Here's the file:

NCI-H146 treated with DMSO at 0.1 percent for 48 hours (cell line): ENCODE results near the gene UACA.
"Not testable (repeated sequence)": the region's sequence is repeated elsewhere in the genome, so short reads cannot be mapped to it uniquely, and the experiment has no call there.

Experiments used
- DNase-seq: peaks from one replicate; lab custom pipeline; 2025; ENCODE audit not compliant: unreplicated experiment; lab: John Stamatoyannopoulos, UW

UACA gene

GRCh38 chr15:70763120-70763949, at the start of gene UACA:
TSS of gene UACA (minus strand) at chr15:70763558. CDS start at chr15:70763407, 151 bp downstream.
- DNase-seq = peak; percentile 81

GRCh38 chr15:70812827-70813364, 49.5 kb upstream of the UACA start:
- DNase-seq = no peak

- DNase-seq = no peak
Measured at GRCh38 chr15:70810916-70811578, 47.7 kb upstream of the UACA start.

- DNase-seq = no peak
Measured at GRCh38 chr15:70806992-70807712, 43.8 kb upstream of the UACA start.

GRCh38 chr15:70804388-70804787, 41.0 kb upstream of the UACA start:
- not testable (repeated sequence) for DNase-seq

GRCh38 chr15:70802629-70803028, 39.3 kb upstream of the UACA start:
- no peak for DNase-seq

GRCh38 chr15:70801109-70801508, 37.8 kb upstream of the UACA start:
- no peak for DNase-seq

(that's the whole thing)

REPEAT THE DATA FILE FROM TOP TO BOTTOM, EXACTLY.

NCI-H146 treated with DMSO at 0.1 percent for 48 hours (cell line): ENCODE results near the gene UACA.
"Not testable (repeated sequence)": the region's sequence is repeated elsewhere in the genome, so short reads cannot be mapped to it uniquely, and the experiment has no call there.

Experiments used
- DNase-seq: peaks from one replicate; lab custom pipeline; 2025; ENCODE audit not compliant: unreplicated experiment; lab: John Stamatoyannopoulos, UW

UACA gene

GRCh38 chr15:70763120-70763949, at the start of gene UACA:
TSS of gene UACA (minus strand) at chr15:70763558. CDS start at chr15:70763407, 151 bp downstream.
- DNase-seq = peak; percentile 81

GRCh38 chr15:70812827-70813364, 49.5 kb upstream of the UACA start:
- DNase-seq = no peak

- DNase-seq = no peak
Measured at GRCh38 chr15:70810916-70811578, 47.7 kb upstream of the UACA start.

- DNase-seq = no peak
Measured at GRCh38 chr15:70806992-70807712, 43.8 kb upstream of the UACA start.

GRCh38 chr15:70804388-70804787, 41.0 kb upstream of the UACA start:
- not testable (repeated sequence) for DNase-seq

GRCh38 chr15:70802629-70803028, 39.3 kb upstream of the UACA start:
- no peak for DNase-seq

GRCh38 chr15:70801109-70801508, 37.8 kb upstream of the UACA start:
- no peak for DNase-seq